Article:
There’s a new Tank in town.
The late heavyweight Mike Schutte’s son, Mike jnr, is on the verge of turning pro, a remarkable move considering the journey he has travelled to get this far.
Given the tough life he has endured, the boxing ring may well appear to be a sanctuary for the local protégé.
The one-time drug addict and hoodlum has cast off his dark past in pursuit of a new life given greater purpose by boxing. He still lives in a drug rehabilitation centre, but as a manager rather than a patient, and he sees daily reminders of the crazy life he left behind.
Schutte’s life changed when he walked into Pastor Dave Barber’s life in Benoni in 2013. Barber himself was a former nightclub bouncer and drug addict. He spent six years at a rehabilitation facility in the Karoo, so there wasn’t much Schutte could tell him that he hadn’t heard before.
“I had been down the road of destruction, was arrested, that sort of nonsense,” recalled Schutte’s mentor on Monday. “Finally, I had a super-natural experience and that led young men to my door at rehab in Benoni, ‘Walking With Winners’, the biggest such facility of its kind for men in South Africa.”
When Schutte walked in three year ago, he was a mess. He had just finished up in Thailand where he engaged in a dangerous mix of K1 fighting and drug-dealing. Trouble was, he couldn’t keep it together.
“He wasn’t ready for the commitment to recovery. Mike lived here for a while, absconded and relapsed. He was arrested on old charges . . . stupid things like assault and drunken driving, rubbish from his old life,” said Barber.
Schutte then called the pastor from jail. “I’m ready to go straight,” he vowed. And he was.
He demonstrated an “urgency to become a man”, committed himself to Christianity and resolved to pursue his late father’s boxing legacy.
Schutte snr, of course, was one of the hard men of heavyweight boxing in the 1970s and his rivalries with Gerrie Coetzee and Kallie Knoetze grew him into a local legend. He even became a figure in popular culture, starring in a number of films, and “Mike Schutte” jokes were wildly popular.
“We’ll be putting those jokes to rest now,” quipped Barber.
In 1977, in arguably the dirtiest fight ever seen in a South African ring, Schutte lost his SA title to a young Coetzee when he was disqualified in the sixth round. He was no mug, though, and “The Tank” beat world class fighters like Duane Bobick, Chuck Wepner and Jimmy Richards in a fascinating eight-year career. He died in 2008.
Asked how confident he was that Schutte would stay on the straight and narrow, Barber said he couldn’t be sure of anything, “but he’s been at the bottom and couldn’t fall further”.[pullquote align=”left” cite=”” link=”” color=”” class=”” size=””]’If Tommy Oosthuizen wants, we have a place for him in rehab'[/pullquote]
“He was living in a shack in Hillbrow. Life doesn’t get much worse. The difference between Mike and someone like Tommy Oosthuizen is that Tommy doesn’t have the resolve to recover. If he wants, we have a place for him.”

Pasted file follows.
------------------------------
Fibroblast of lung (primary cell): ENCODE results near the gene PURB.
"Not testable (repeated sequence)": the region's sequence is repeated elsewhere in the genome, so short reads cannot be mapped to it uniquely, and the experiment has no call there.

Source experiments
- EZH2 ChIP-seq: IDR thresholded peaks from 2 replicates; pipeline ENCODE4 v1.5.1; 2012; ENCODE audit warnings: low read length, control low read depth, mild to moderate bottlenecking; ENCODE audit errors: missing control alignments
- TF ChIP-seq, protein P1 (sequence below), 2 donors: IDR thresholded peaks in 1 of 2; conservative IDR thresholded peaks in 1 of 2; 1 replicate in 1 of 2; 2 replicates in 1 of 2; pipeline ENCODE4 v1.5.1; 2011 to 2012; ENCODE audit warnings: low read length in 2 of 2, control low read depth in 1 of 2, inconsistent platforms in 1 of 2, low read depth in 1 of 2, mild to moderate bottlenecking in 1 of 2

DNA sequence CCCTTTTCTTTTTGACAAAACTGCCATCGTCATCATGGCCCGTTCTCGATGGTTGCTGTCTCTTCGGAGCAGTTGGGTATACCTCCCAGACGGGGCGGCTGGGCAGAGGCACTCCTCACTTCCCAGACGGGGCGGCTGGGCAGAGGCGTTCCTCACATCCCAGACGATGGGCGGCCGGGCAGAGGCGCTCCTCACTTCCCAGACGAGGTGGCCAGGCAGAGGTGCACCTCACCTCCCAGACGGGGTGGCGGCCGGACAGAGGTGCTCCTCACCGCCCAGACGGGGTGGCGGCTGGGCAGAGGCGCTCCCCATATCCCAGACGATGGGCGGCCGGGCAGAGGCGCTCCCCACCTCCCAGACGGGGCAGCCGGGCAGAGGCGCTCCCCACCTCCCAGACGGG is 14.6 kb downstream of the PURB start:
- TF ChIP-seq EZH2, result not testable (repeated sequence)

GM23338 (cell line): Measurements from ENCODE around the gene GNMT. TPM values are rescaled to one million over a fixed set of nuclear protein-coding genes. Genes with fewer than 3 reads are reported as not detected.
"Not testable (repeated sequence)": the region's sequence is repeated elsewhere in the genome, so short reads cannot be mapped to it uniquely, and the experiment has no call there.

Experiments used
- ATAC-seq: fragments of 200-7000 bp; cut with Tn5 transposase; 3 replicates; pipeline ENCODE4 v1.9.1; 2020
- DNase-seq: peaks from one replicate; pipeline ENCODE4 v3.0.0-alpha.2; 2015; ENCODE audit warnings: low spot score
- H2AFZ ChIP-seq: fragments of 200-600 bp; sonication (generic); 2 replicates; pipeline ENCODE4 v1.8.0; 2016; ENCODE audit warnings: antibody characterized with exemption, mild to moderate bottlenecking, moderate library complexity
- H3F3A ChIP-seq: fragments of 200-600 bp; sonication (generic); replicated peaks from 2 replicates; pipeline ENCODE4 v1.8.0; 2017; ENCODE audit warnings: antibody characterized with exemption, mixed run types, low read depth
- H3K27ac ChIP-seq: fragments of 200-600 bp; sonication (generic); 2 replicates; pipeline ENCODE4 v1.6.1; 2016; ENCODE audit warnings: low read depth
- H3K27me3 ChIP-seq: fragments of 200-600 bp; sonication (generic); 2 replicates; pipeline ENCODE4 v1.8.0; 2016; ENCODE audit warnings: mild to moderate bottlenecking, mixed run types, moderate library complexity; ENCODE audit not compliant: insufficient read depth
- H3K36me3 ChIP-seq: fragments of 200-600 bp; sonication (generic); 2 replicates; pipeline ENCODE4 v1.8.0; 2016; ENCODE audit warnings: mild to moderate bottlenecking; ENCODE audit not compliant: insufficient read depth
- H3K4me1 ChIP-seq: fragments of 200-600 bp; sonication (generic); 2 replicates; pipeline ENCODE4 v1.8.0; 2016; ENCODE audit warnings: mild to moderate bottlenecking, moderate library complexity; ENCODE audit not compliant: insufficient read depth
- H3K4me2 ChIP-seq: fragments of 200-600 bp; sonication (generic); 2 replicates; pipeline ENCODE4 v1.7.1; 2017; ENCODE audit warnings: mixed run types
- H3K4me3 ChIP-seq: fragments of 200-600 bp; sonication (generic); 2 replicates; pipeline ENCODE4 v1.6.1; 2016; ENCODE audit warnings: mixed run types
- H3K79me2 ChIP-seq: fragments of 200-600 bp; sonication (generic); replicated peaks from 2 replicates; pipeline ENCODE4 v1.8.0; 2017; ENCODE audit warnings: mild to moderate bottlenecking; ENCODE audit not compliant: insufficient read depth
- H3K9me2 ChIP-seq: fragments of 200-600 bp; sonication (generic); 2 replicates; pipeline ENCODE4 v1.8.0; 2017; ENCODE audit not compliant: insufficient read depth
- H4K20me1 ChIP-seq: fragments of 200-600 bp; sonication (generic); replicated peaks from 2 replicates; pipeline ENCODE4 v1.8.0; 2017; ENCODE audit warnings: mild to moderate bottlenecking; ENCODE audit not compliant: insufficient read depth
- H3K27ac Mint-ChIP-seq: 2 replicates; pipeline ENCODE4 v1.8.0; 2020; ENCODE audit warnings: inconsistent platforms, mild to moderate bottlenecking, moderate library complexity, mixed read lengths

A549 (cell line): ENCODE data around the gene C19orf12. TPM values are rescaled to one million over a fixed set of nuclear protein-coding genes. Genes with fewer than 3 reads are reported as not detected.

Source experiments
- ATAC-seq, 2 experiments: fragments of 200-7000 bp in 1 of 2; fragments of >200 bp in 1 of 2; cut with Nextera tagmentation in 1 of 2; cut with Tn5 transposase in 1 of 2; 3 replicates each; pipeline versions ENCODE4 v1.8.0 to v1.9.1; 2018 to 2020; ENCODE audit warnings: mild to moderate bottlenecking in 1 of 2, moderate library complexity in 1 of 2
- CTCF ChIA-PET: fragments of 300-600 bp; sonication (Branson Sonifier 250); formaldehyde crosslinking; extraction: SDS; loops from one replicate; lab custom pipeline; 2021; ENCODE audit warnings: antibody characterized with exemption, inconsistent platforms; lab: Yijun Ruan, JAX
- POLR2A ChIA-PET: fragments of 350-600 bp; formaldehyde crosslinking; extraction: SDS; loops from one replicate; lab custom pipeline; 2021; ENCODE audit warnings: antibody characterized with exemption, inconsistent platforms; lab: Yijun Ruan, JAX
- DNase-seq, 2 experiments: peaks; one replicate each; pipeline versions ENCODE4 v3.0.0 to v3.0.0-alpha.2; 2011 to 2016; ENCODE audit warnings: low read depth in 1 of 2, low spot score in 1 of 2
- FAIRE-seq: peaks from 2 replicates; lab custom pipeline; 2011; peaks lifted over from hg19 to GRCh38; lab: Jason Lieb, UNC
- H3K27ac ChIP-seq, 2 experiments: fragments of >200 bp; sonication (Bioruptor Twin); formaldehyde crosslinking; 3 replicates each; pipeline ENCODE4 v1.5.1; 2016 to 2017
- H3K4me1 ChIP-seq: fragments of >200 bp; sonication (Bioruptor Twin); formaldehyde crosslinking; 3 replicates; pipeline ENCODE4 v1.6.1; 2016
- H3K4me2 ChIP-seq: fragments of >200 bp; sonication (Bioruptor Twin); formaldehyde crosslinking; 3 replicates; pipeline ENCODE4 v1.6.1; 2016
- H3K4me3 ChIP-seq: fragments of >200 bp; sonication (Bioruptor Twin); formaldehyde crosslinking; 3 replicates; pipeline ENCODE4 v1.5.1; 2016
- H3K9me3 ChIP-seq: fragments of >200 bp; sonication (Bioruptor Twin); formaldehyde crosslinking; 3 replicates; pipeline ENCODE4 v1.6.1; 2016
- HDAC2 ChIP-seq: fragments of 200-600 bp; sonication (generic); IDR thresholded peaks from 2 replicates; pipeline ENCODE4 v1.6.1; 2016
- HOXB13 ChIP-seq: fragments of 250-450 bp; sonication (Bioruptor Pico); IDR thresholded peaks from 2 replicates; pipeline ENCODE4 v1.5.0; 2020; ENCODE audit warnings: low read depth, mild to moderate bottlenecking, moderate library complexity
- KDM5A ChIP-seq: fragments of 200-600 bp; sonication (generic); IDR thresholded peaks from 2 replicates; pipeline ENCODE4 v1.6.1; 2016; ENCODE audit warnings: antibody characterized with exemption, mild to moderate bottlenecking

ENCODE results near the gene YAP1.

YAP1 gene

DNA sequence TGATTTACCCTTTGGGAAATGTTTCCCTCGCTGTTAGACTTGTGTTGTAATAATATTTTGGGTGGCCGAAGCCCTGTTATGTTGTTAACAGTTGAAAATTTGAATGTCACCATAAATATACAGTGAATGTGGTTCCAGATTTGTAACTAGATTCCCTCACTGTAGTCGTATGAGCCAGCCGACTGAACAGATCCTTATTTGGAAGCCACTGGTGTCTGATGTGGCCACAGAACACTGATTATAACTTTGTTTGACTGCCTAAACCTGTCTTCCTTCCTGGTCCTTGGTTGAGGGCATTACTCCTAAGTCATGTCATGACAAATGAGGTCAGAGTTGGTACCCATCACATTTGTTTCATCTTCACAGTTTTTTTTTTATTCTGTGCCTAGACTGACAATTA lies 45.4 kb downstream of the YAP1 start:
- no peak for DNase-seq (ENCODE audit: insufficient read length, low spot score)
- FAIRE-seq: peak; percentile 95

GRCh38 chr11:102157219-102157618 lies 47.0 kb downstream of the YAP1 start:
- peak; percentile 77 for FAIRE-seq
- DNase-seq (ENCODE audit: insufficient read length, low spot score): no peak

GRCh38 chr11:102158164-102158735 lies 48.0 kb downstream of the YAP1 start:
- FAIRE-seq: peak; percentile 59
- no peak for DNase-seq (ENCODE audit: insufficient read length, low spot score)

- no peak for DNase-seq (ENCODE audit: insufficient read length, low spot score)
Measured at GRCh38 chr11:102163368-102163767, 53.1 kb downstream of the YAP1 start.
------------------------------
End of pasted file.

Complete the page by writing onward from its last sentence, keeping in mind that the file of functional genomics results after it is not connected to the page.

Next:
Now based near Vereeniging, where he manages the hostel at the rehabilitation centre, Schutte regularly travels with Barber to the north of Johannesburg where the boxer trains under Sean Smith.
The 28-year-old had a fraught relationship with his late father and the pair only reconciled when he was in his late teens. At one point they were able to sit down and discuss the situation. Mike snr felt strongly that his son shouldn’t fight – “get a real job and make real money, like a lawyer” – but encouraged him nonetheless.
Sadly, the family home was broken and Mike jnr by his own admission went off the rails. “It was chaotic. I was drug-dealing, partying. Home was dysfunctional. I made some horrible choices. But here I am. I’m choosing to be better. [Recovery] is the toughest thing I’ve ever done. I have no problem talking about it, especially if my story can help others.”
Boxing offers him a chance at redemption, a crack at righting some of the wrongs he has done in a wild and crazy life.
“I never boxed amateur, I was always a kick-boxer. I always wanted to transition to boxing, but opportunities were limited. Now I have the chance and I’ve grabbed it.
His improvement since signing with the Smiths in February has been so significant that he now rates as Kevin Lerena’s top sparring partner. Lerena is in training for his rematch with Johnny Muller in three weeks and pushes hard.
“I’d like to think I give him good work,” says Schutte, a beefy cruiserweight. “All credit to the Smiths. You think you know it all until you walk in. They’re amazing. The whole team shares their knowledge. I’m learning all the time.”
The focus will soon switch to the aspirant cruiserweight who will make his pro debut on a Golden Gloves card on June 11.
He doesn’t see boxing as giving his life meaning. “I have a wife and kids, I have meaning enough. This gives me a purpose, to be a better man.”
Barber fervently believes he will become a world champion, but even if he doesn’t, getting this far is a triumph in itself.
Schutte may have many big fights, but he’s won arguably the biggest of all by getting his life back together.